"Land developer." That's an interesting concept. A land developer is someone like Bradley who buys a great area of land then chops it up into smaller parcels and sells them at a profit. In that sense, a butcher is a "cow developer." Robert Redford reminisces about the summers he spent at Barton Springs as a boy. Willie Nelson is around to make a few comments. Bradley is articulate and intelligent and frustrated. The lobbyist is smooth and patient, musing on his work as he paints and builds model warplanes. But the most articulate commentator is a redneck farmer whose corn field are disappearing, engulfed by urban sprawl. "All houses," he says. "Ain't no more farms. Farmin' is out. . . . What they gonna eat when there's no more farms? That's what I want to know." He echoes the Reverend Thomas Malthus who saw this dilemma coming two hundred years ago.

Malthus is thought of as discredited because his predictions didn't materialize as soon as expected. (The industrial revolution came as a surprise.) But the proposition remains the same. "The power of population is indefinitely greater than the power in the earth to produce subsistence for man" The environmentalists we see, some of whom sound a little kooky, have a point when they argue that developers think in terms of "cost" and others think of "value." We can measure and, to some extent, like Bradley, predict how many dollars we may make in profit or lose by taking the wrong chance. But one of the environmentalists states that she is turned off by golf courses because they are too perfect, too manicured, an artifact, but not God's artifact. What is the dollar value of, say, the Grand Canyon? Why not build forests of motels, souvenir shops, and fast food places along both its rims? And lush gated communities at the Sonoran bottom? The value may be completely lost, sold down the river, but think of the profit.

The environmentalists will lose in the long run if things don't change dramatically -- and soon. In the last forty years the population of the United States has grown from 200M to more than 320M. The earth's population in 1950 was about 2B. Today it's more than 6B. By 2050 it will approach 12B. It's a familiar trajectory to anyone who's studied population irruptions and the crashes that follow, yet the Chinese seem to be the only nation on earth that recognizes the problem, let alone tries to do anything about it. I said "soon" before because there is a lag time of about two generations between doing something about the problem and realizing the effect. In other words, if you wait until the dimensions of the problem are self evident, it may be too late.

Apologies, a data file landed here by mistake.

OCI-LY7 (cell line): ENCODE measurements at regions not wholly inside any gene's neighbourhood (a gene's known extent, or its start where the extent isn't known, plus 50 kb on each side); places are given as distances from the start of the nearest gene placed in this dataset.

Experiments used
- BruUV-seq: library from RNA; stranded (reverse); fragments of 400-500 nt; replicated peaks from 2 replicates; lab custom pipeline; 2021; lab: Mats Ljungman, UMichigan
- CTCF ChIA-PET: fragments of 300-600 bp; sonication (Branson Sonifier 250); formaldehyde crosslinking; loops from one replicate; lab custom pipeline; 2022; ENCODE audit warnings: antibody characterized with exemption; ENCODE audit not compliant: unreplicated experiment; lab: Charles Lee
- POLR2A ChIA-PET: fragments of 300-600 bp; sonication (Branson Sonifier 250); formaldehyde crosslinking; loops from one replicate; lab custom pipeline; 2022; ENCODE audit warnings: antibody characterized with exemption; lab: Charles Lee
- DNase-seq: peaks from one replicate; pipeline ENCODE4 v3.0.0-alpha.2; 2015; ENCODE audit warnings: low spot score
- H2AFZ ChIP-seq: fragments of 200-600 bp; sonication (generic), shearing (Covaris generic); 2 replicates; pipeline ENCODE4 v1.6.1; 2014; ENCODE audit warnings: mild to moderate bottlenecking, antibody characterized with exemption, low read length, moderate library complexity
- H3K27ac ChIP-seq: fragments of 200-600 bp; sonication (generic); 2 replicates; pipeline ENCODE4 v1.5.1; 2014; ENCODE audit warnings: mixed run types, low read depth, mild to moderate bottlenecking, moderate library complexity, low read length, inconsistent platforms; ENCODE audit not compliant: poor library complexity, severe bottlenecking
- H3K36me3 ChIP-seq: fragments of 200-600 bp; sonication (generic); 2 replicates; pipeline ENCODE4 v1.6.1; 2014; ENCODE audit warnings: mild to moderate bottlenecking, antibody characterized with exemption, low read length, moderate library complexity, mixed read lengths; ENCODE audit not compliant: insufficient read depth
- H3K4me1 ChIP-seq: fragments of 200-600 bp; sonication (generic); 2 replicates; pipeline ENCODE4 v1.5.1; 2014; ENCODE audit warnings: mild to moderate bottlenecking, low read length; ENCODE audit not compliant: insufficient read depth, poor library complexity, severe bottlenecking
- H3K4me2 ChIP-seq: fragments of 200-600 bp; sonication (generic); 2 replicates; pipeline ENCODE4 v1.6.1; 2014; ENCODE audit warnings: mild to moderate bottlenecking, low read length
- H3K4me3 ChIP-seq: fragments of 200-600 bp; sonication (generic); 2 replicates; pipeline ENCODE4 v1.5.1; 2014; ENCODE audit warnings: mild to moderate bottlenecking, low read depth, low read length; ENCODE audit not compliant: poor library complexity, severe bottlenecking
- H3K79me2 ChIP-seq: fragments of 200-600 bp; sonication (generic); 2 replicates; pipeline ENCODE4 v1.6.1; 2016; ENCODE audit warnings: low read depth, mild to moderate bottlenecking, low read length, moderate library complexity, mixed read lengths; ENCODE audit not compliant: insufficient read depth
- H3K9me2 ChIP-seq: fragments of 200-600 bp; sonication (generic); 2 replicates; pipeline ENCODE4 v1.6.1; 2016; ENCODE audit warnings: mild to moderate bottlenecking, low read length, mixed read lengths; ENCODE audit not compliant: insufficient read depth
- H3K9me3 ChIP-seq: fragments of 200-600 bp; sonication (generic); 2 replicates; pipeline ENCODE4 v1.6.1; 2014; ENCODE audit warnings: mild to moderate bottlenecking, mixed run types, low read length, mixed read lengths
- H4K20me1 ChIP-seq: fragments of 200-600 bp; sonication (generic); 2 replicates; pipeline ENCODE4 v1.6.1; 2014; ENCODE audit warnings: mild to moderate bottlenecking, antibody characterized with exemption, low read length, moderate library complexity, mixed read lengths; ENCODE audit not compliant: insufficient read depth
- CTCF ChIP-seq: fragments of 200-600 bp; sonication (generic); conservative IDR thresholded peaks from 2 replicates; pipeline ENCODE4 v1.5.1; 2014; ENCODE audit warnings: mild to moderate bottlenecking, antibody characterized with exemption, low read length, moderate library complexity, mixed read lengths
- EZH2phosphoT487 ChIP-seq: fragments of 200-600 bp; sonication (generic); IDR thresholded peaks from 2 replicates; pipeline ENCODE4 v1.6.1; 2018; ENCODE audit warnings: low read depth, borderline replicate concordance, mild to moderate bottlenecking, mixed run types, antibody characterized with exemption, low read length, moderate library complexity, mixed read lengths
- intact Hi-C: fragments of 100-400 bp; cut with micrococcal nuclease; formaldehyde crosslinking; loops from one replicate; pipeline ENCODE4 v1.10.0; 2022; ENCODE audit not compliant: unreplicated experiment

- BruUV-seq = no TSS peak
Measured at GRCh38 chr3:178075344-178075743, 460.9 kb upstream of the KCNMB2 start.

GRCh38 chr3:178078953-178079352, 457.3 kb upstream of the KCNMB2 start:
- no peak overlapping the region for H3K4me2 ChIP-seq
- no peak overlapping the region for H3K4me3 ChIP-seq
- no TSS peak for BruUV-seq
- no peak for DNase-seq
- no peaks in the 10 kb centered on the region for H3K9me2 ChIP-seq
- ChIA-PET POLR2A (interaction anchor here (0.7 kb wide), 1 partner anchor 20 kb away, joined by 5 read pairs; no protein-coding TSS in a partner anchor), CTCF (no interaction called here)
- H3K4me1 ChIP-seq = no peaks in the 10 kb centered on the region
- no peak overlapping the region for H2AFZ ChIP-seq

The film is slanted towards this point of view without attacking the explosion of human beings directly. I'm not sure the producers themselves, including Robert Redford, understand where the root of the problem lies. Making money the way Gary Bradley has is, as Redford points out more than once, making short-term profits at the expense of long-term values. But he also notes that the problem goes beyond Barton Springs. The point is not merely to save the springs and the Austin countryside from developers. It's that we must save the earth from ourselves.

There's a challenge for environmentalists and developers both, and neither seems ready to meet it. It's not always easy to interpret Malthus. ("Improper arts to prevent the consequences of irregular connections" may be a reference to abortion.) He suggested that if we didn't check our appetites for reproduction, nature would, in the form of "vice" and "misery." Vice, left undefined, probably means crime. Misery I think most ethologists would define as stress-related disorders like ulcers or the complete breakdown of social organization, like that found in Calhoun's "behavioral sinks." Judging from this movie, the way it circumscribes itself, our capacity for over-reproduction is only exceeded by our capacity for denial. Pretty gloomy stuff. I guess that's why Malthus's notion is called the dismal theorem.
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7/10
A Good but Overblown Documentary
johnpetersca25 March 2008
Warning: Spoilers
For six months last year I worked in Austin, Texas. There were many things I didn't understand about the place. It has a vibrant live music scene and a semi-official slogan of "Keep Austin Weird" but I found it packed with freeways, office parks, and housing developments with no more than occasional patches of trees and grass. Many of the local people were very nice but, when you got to know them, defensive and depressed. Seeing The Unforeseen helps me to understand why.

The first part of the movie shows an initially successful community effort to stop a large upscale housing development that would destroy Barton Springs, an aquifer and natural pool. There are beautiful shots of it from the 1980s and 90s, combined with documentary footage of meetings and hearings about development permits. Unlike the villains in Michael Moore movies, developers and purchasers of the suburban homes are allowed to speak for themselves. They emerge as sympathetic people caught in a trap that makes a fetish of growth and home ownership regardless of their consequences.